I said earlier this week that you couldn’t believe anything the mining industry said in the mainstream media about the Resources Super Profits Tax. I didn’t expect to be justified in that quite so quickly. The mining industry campaign against the Resources Super Profits Tax went over the top today, and paid the price.
Rio Tinto executive Sam Walsh was the man in the hot seat. “We’ve got our projects on hold while we try to understand the ramifications of a 40 percent increase in taxes,” he was reported as saying yesterday. The smear machine at News Ltd lapped it up. “Rio Tinto shelves billions in projects,” it shrilled. News Ltd wasn’t the only one. Bloomberg ran it (sans the hysteria) and so did Reuters.
So where was the disclosure of this massive decision to investors? Surely this was material — massively material — to the company’s share price?
Well there was a Rio announcement yesterday to the ASX. “We will comprehensively analyse the potential impact on our business of all of the government’s proposals and want to play a proactive, constructive role in the consultation process outlined by the government,” the statement concluded.
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Not a word about putting anything on hold. Where was the disclosure?
Just like yesterday’s press coverage suggesting Cape Lambert Resources was turning its back on a $10 million-$15 million Australian investment in favour of Sierra Leone — which turned out to be that it wasn’t proceeding with a $1 million, three-man drill operation — this turned out to be a crock as well. Rio backtracked at a rate of knots this morning. Reuters reported Rio spokesman Gervase Green as saying:
“Mr Walsh said that we need to understand and need greater clarity on what is being proposed, but he hasn’t shelved. We haven’t made any investment decision on our next stage of expansion of the Pilbara.”
Rio’s statement to the ASX was quite correct. There’s a consultation process with the government over the details of the RSPT. If executives are making investment decisions before there’s even been consultations on the final shape of the taxation arrangements, investors should be demanding to know why.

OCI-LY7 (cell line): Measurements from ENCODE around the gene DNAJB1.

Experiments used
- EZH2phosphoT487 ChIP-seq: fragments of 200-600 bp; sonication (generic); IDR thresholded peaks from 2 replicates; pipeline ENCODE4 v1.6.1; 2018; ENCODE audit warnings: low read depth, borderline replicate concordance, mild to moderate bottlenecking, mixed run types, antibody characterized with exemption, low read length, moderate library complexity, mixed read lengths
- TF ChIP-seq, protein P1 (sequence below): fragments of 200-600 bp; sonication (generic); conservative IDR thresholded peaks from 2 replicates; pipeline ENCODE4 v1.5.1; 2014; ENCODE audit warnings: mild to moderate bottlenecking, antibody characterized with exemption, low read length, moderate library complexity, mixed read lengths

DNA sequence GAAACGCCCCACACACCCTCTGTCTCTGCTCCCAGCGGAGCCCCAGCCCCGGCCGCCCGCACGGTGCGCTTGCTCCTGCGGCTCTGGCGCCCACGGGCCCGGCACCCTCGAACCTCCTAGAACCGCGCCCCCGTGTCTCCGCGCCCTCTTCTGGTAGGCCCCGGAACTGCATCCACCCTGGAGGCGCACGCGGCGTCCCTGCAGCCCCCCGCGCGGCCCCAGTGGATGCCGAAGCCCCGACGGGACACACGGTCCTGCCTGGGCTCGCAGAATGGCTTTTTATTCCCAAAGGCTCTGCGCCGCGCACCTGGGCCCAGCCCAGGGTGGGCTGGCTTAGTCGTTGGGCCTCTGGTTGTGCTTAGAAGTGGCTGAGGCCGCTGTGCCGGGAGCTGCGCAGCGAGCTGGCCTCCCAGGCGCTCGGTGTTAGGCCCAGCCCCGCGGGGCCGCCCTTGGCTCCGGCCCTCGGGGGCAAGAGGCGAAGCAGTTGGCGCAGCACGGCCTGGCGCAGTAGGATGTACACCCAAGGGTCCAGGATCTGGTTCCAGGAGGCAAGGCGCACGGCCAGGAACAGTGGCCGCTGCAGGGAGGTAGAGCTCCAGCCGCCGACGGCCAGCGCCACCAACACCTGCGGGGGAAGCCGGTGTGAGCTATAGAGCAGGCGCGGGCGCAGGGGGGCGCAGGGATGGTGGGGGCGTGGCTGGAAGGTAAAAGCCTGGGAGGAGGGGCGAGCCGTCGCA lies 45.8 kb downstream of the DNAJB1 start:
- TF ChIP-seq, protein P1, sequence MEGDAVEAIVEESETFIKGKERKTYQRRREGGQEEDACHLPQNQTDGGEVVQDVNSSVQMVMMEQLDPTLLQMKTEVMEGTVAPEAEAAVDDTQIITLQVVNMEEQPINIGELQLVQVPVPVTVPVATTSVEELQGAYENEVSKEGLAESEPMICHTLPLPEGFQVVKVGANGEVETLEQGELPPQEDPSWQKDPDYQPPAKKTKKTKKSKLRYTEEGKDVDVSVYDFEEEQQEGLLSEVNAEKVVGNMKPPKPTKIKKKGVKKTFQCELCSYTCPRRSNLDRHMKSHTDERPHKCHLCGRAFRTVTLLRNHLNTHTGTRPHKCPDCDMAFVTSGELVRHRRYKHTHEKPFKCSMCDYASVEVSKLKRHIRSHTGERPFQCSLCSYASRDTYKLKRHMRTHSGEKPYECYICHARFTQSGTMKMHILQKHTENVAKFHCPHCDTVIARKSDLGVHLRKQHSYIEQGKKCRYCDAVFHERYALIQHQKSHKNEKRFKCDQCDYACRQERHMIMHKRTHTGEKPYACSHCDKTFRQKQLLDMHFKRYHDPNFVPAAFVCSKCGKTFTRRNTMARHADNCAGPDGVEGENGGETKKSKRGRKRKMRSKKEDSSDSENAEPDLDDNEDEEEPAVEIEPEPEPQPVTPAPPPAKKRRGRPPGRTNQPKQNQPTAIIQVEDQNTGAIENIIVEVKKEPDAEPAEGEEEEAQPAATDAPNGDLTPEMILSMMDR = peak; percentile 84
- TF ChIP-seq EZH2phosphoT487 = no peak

Let’s be clear about what the RSPT involves. This is economic orthodoxy. The current resource royalty system is a seriously bad tax. The Henry review calculated that for every dollar raised via royalties, we lose more than 70 cents in marginal consumer welfare — more than any other tax, even state government nuisance taxes. And a similar tax to the RSPT, the Petroleum Resources Rent Tax, has been operating since the 1980s in the petroleum industry with, apparently, no ill-effects on that industry. Even Clive Palmer — he of the magical disappearing South Australian mining project — liked a resources rent tax in February, when he said “we’ve got to make sure that our resource revenue … flows into community benefits for the general person.”
And the tax will constitute less than 8% of the industry’s revenue at most. According to the Minerals Council of Australia, this financial year the industry will generate $109 billion worth of exports. Using this as a basis for calculating the impacts of the tax in 2013-14 — which is wrong because global growth has severely hit mining revenues this year — the $9 billion forecast to be generated by the tax in 2013-14 will be about 7.3% of industry exports that year. The real figure will be far smaller because the commodities boom will pump industry exports up rapidly off their current low base.
And by the way, that’s on top of the benefit the industry will get from the shelving of the CPRS. Remember how, according to the mining industry, the CPRS was going to cause massive dislocation and force the closure of mining projects? Well, that’s gone now, so the industry will be in stronger shape than ever.
The mining companies and the right-wing media can keep trotting out this garbage and we’ll keep pointing it out. Crikey will be keeping a running tally of the lies peddled by the mining industry.